“In the same way, was not even Rahab the prostitute considered righteous for what she did when she gave lodging to the spies and sent them off in a different direction? As the body without the spirit is dead, so faith without deeds is dead.”James 2:12-26, NIV
Here’s what we do… “Faith and deeds” is the equalizer in James. James says this is what brings us together. This is what allows you to find yourself anywhere on the spectrum from rich to poor and still find yourself in Luke’s proclamation: you participate with God for the sake of the Gospel. If the Gospel is good news for the poor, sight for the blind, freedom for the prisoner and for the oppressed out from under the oppressor, then you participate in that. If the poor are exalted to inherit the kingdom, then you support them in doing so. You participate with the work of love that God is doing among every community. You stop favoring the rich over the poor. You stop favoring the potential of the American dream over the realization of the Gospel, and you stop trying to join the two as though they are one. You join with James to not be rich and not be poor. You participate in what James suggests: that Jesus exalts the poor, that we work to do the same, and that the rich struggle to avoid the traps so that we don’t aspire to be like them.
He rebukes [the rich] heavily in James chapter five. Starting in verse one, he says,
“Now listen, you rich people, weep and wail because of the misery that is coming on you. Your wealth has rotted, and moths have eaten your clothes. Your gold and silver are corroded. Their corrosion will testify against you and eat your flesh like fire. You have hoarded wealth in the last days. Look! The wages you failed to pay the workers who mowed your fields are crying out against you. The cries of the harvesters have reached the ears of the Lord Almighty. You have lived on earth in luxury and self-indulgence. You have fattened yourselves in the day of slaughter. You have condemned and murdered the innocent one, who was not opposing you.”James 5:1-6, NIV
He rebukes them heavily. James is a harsh letter. There’s a lot of good things in here, but I think one of the reasons why James is so harsh is because he’s writing to a community where the poor are being completely exploited and oppressed by the rich, and instead of standing up and doing something about it — instead of the people in the middle siding with Jesus in exalting the poor who are rich in faith and ready to inherit the kingdom — they buy into the “American dream.” They say, “Well…I need to stand with the rich for the potential that I might someday be counted among them, because that is the successful, good life that I dream of.” James says to his audience, “Don’t be that way.” If you are not poor and you are not rich, then you participate in the Gospel by participating in the mission of God among the poor and the blind and the prisoner and the oppressed.
Now, does this mean that I can’t be rich? Because a lot of you might be thinking right now, “Ok, but this just sounds like an argument from some megachurch pastor saying that if you’re poor, you should be glad that you’re poor, and you should try to stay there.” If you’ve been part of those communities, you know that’s just as manipulative and damaging as any explicit exploitation of the poor.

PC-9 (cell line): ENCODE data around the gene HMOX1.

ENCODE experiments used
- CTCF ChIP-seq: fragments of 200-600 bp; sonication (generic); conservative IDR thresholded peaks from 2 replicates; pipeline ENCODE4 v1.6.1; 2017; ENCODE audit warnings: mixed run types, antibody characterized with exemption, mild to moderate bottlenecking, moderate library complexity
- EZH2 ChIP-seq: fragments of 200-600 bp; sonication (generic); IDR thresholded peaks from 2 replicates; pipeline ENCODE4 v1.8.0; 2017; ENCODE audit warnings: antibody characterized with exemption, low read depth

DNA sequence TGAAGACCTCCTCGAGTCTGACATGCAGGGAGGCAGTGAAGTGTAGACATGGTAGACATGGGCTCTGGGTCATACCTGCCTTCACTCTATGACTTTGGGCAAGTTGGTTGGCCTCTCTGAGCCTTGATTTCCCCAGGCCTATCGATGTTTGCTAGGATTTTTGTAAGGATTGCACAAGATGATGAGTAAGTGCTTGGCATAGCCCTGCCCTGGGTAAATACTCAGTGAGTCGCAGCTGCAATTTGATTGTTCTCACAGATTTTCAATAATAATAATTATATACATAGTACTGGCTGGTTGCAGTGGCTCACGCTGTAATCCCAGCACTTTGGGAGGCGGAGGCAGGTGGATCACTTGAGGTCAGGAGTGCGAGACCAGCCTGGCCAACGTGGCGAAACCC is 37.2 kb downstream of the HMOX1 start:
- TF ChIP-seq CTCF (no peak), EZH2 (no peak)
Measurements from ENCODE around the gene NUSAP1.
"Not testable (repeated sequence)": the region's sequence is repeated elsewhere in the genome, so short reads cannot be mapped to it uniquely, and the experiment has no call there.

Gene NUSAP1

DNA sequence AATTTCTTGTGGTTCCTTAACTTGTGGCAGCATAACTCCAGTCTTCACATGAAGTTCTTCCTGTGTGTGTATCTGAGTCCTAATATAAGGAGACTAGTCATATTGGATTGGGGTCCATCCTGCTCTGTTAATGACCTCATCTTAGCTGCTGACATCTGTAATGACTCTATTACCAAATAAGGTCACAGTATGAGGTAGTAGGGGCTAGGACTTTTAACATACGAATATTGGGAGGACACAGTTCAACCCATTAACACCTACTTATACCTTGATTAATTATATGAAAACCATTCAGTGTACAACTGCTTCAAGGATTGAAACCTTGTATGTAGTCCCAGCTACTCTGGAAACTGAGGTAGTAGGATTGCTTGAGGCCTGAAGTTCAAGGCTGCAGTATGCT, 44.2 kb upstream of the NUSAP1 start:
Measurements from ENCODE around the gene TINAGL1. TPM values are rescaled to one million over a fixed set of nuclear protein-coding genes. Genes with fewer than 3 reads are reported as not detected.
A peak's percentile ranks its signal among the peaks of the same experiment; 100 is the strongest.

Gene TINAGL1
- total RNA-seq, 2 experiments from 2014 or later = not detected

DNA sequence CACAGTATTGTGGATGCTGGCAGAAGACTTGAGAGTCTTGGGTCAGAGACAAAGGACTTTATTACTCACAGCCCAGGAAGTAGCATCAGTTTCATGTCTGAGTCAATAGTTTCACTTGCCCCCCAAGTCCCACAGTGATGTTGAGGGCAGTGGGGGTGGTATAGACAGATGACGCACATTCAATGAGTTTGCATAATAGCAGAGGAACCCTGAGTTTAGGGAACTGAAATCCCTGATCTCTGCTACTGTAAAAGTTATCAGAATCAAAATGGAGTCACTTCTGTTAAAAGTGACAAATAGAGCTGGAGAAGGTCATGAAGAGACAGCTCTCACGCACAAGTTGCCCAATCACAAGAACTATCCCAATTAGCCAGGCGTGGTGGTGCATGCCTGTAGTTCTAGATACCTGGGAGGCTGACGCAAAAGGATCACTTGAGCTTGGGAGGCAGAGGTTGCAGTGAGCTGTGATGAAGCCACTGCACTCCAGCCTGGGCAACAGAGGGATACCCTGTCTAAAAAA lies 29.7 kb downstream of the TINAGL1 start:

James is not saying that you can’t be rich. Scripture doesn’t say that you can’t be rich, but scripture does point out that there’s a problem. The problem is that when you become rich, you tend to become fickle. We tend to forget our identity as brothers and sisters in Christ. We tend to forget our identity as part of the Luke proclamation. We tend to pull up our roots of the Gospel that was proclaimed to us and replant them — transplant them — into the American dream of the good life and wealth, and as Jesus says, you can’t serve two masters. You can’t serve both God and wealth.
When we buy into the American dream, especially when we fulfill the American dream — when we realize it in our own lives — the temptation is to become fickle with our identity, to transplant our Gospel roots into the roots of mammon, and when that happens, we fail to see how we fit into God’s mission. Instead, we fuse the Gospel and the American dream together in a way so as to justify ourselves.
Are you rich right now? Stop worrying about your riches more than you worry about the poor, stop blaming the poor for being poor, and stop exploiting people so that you can maintain your wealth.
Are you poor right now? Be rich in faith, and understand that God has chosen you. You are not chosen to be poor, but God is going to exalt you, because the good news of Jesus is for you.
Are you not poor and not rich? Are you, like most Americans, somewhere in the middle? Stop playing into the exploitation of the rich. Stop deceiving yourself into thinking that the American dream is the good life. Start working to exalt the poor, and start being part of God’s shalom by your deeds, because if you claim to have faith in Jesus but your deeds exploit the poor and keep the oppressed oppressed, then you don’t really believe in the Gospel, at all.
Wherever you find yourself, whether you are rich or poor or somewhere in between, I want to encourage you that the Gospel news that Jesus shares from Isaiah in Luke 4, even if it is not a proclamation about your life, is still an invitation for you to come and participate in what God is doing, to be part of the good news, even to be those beautiful feet that bring the good news to the people about whom it is directly proclaimed.
That’s the invitation. I’m not inviting you to any particular economic status. What I am inviting you to is to be part of building something loving in a world that is trying to tell you that the good life is found in only riches and power. If that’s something that appeals to you, then I invite you to come and join us, to reach out to us, to participate in what God is doing in these communities.